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Boris Johnson's claim that "your tier is not your destiny" was dramatically undermined minutes later by his chief medical officer.

The PM claimed that areas could well move down the tier system, which kicks in on December 3 and puts 99% of England in the top two brackets.

But Chief Medical Officer Professor Chris Whitty suggested this may be fantasy as he said Tier 2 will be enough to "hold the line" but not "reliably bring down cases".

Mr Johnson told a Downing Street press conference that "every area has the means of escape" from the top levels of restrictions.

He said he was "sorry" about about the pain inflicted on businesses and residents when they move into Tier 2 and 3 areas next week.

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But the PM added: "If we ease off now, we risk losing control over this virus all over again, casting aside our hard-won gains and forcing us back into a New Year national lockdown with all the damage that would mean."

However his comments were slightly contradicted by Professor Whitty.

On the potential effectiveness of the measures, hee said: "Tier 2 looks as if it's strong enough to hold the line, so stop things rising, but not reliably to pull things down.

"Tier 3 we think based on previous experiences is strong enough to pull things down from a higher peak."

Professor Whitty also admitted that Tier 1 restrictions, the lightest measures which will be applied in only three areas – the Isle of Wight, Cornwall and the Isles of Scilly – could lead to an increase in infections.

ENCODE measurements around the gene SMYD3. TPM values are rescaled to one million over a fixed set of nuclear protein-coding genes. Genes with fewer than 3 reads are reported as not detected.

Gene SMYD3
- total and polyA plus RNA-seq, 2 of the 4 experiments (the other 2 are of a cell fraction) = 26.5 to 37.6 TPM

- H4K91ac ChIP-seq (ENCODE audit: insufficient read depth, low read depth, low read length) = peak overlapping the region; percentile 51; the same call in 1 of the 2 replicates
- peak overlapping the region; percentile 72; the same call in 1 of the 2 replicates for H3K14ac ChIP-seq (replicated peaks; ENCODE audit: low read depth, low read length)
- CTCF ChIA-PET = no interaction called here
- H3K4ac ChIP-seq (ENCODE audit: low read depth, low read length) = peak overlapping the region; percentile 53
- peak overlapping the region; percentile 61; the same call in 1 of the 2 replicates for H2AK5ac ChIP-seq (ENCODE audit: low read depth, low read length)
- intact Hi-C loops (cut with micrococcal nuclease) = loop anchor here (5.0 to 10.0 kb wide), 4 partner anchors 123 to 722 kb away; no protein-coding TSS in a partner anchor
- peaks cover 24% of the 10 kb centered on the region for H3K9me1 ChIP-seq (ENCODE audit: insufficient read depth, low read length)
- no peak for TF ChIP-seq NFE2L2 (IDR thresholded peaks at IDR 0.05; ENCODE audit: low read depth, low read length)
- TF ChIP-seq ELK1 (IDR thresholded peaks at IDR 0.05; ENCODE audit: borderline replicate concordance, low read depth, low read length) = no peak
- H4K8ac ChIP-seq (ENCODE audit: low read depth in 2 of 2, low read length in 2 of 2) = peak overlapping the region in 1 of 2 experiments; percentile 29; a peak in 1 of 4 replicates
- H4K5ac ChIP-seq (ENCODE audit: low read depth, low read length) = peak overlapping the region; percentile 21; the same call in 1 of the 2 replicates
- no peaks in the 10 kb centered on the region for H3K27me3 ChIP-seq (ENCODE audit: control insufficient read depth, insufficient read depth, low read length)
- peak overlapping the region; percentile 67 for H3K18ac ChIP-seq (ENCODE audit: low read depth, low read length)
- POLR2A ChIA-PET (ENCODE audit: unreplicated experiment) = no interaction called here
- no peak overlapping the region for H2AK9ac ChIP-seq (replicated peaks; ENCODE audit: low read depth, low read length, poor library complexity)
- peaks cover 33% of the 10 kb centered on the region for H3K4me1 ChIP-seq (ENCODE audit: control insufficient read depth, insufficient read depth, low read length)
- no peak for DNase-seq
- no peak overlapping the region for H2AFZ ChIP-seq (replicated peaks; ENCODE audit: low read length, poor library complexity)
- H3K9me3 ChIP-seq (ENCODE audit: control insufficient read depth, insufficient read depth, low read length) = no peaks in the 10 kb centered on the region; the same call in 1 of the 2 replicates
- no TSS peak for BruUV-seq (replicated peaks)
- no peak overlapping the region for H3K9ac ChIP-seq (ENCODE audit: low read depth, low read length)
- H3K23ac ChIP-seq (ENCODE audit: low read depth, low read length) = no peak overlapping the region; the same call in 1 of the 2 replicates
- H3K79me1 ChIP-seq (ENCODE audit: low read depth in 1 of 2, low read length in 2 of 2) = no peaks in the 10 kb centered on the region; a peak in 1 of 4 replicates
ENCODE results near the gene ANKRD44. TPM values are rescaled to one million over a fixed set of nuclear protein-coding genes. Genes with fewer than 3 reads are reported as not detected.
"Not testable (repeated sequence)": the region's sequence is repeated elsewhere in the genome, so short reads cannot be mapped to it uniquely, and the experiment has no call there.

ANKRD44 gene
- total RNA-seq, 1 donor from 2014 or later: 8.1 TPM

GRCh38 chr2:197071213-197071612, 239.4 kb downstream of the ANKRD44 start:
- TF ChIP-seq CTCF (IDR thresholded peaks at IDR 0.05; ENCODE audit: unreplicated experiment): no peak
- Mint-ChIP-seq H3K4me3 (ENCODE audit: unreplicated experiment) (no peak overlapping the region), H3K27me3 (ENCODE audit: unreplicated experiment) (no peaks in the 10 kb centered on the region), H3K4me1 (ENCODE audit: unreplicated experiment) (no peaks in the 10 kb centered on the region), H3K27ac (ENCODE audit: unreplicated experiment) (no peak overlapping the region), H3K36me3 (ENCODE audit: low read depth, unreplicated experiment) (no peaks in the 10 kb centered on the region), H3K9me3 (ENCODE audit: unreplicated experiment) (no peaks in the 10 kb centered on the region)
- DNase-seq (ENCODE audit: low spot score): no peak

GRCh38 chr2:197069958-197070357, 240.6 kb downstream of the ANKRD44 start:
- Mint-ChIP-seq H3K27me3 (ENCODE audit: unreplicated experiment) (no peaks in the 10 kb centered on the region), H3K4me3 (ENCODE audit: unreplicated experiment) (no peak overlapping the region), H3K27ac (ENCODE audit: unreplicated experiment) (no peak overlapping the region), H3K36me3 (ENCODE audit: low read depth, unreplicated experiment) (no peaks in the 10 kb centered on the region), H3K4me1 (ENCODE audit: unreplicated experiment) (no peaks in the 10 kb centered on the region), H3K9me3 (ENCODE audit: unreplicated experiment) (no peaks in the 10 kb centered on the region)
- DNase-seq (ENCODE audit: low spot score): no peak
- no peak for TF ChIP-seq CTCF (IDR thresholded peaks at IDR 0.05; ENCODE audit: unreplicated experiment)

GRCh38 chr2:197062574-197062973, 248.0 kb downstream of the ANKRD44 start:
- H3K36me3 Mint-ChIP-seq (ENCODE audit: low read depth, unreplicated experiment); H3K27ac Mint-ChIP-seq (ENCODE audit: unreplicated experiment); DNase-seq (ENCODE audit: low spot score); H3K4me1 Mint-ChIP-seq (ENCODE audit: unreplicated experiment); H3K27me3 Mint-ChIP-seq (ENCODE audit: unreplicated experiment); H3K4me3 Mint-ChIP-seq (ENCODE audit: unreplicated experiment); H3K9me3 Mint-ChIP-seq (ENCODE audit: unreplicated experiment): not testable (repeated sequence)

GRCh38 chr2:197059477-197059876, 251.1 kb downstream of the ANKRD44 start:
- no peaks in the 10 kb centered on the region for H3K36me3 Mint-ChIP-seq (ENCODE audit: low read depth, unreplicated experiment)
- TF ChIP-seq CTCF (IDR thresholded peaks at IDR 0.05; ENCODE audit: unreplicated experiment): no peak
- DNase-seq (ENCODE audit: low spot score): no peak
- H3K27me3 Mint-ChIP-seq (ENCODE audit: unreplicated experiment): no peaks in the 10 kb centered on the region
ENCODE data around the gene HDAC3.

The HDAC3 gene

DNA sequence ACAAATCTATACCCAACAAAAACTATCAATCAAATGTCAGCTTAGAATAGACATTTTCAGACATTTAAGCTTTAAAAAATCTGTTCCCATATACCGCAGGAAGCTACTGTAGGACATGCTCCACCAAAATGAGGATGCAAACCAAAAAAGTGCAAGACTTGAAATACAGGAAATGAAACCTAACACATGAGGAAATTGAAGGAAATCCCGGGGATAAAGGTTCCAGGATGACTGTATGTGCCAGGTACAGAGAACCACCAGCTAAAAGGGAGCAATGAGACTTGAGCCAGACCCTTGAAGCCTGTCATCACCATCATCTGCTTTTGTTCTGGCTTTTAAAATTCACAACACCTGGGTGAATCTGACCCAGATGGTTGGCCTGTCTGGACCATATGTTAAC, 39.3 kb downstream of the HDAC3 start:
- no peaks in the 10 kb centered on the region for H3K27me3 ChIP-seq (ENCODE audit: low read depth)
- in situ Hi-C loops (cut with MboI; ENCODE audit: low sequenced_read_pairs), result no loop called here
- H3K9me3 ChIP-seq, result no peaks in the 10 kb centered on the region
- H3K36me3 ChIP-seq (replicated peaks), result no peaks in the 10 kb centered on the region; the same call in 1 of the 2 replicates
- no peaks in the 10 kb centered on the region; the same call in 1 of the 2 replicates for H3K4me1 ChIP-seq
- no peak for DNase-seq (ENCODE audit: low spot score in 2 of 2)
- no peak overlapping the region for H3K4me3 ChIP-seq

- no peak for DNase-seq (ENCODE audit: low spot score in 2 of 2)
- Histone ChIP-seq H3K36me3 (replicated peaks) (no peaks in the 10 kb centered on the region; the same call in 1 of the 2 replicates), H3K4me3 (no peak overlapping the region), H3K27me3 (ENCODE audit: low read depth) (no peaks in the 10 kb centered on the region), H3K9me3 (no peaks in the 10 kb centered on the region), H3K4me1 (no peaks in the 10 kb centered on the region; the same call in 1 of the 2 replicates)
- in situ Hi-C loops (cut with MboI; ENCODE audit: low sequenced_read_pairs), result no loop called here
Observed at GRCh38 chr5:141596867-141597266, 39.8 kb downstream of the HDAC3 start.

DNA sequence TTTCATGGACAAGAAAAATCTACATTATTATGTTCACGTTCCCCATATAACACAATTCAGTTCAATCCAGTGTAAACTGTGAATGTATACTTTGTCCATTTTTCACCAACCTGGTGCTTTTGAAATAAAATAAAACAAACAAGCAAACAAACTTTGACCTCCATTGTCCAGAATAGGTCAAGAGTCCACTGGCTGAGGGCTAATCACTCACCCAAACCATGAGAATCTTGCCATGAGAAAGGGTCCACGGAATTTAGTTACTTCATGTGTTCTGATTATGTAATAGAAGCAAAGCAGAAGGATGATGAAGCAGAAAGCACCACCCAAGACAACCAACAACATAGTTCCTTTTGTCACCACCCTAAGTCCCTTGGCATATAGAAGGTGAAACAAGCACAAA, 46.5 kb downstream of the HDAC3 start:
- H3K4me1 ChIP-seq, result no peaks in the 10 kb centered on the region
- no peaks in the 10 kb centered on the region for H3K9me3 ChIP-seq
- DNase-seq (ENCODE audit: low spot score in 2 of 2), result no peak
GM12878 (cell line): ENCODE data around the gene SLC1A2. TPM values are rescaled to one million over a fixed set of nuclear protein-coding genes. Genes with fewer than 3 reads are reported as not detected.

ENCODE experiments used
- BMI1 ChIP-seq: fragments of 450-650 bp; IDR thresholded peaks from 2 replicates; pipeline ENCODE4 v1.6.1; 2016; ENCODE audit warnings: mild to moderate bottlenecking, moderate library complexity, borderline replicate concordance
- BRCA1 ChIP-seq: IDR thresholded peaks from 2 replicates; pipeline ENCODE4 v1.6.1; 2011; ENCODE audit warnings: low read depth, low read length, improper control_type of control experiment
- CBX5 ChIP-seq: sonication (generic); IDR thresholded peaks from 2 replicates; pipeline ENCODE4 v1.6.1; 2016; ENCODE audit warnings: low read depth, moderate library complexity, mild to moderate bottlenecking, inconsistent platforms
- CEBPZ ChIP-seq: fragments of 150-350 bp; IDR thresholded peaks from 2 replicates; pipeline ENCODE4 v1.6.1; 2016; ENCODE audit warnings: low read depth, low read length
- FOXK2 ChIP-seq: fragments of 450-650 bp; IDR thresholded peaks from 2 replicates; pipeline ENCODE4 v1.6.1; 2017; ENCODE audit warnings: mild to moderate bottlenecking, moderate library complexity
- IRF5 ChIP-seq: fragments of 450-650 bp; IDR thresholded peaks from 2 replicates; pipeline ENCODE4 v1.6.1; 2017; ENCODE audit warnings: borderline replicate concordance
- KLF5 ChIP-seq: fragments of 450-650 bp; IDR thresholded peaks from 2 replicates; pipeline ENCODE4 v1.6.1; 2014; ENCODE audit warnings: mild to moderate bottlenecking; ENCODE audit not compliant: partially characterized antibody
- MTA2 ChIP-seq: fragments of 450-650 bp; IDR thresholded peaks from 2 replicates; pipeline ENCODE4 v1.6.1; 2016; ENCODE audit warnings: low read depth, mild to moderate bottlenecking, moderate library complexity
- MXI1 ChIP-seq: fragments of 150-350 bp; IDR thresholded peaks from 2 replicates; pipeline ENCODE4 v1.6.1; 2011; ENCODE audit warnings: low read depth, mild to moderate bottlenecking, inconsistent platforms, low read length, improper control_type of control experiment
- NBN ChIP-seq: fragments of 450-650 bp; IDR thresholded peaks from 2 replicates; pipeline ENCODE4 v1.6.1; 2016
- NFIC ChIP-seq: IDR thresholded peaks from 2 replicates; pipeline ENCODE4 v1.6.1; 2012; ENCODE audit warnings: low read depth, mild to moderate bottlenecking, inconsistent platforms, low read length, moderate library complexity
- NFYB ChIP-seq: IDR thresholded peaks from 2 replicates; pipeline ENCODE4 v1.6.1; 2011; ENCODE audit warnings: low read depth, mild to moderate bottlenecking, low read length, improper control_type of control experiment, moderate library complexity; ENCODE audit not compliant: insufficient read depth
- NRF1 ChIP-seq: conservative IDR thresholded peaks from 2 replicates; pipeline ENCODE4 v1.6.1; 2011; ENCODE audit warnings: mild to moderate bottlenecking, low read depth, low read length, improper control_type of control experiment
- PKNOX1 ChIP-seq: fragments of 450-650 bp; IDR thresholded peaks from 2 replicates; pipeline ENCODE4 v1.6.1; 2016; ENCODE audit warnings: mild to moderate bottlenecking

At the Downing Street press conference on Thursday, he said: "Tier 1, which is very similar to the previous Tier 1, slowed things down but did not stop the rise anywhere.

"So the reason why Tier 1 at this time of year, with the current measures we currently got before we have any vaccines, is relatively limited, is almost certainly anywhere going into Tier 1 will rise and the only places that are there are places with very low rates at the moment."

Professor Whitty, who also advised people not to hug elderly relatives at Christmas, said he would hope that "in some months to come, possibly in some weeks to come, we'll be in a situation where more places could go into Tier 1".

"But we should not do that until we're confident because the experience of Tier 1 previously was, and it hasn't really changed, is that if you're in Tier 1, the rate starts to go up."

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Large swathes of the Midlands, North East and North West are in the most restrictive Tier 3, but the majority of people – including London – will be in Tier 2.

Mark Harper, the former Conservative chief whip, expressed scepticism about the Prime Minister's claim that "your tier is not your destiny", amid a widespread expected revolt among Tory MPs to the new system when it gets put to a Commons vote.

Mr Harper tweeted: "Unfortunately, just after the PM said this, Chris Whitty, the chief medical officer, said Tier 2 would only hold infections level, and Tier 1 would see them go up.

"That rather suggests if you're in Tier 2, it is your destiny – at least until the spring."

The Prime Minister insisted that areas would be able to move down the tiers if cases fall
(Image: POOL/AFP via Getty Images)

The Prime Minister also insisted it was right to return to the tier system because it had been shown to have an impact when used last time.

He said: "The tiered approach was delivering, it was slowing the virus down and that's why a tiered, reasonable approach is the right way to go now."

However, chief scientific adviser Sir Patrick Vallance said the previous tier system did not manage to decrease the infection rate enough.

At the press conference, he said: "The message is that the tiers worked in terms of slowing but didn't work in terms of flattening and reversing it.

"The national lockdown looks as if it has flattened it and is sending it downwards and it is important we do bring it down because numbers remain high."

Sir Patrick said one in 85 people in the country have coronavirus at the moment, numbers which he said were "very high".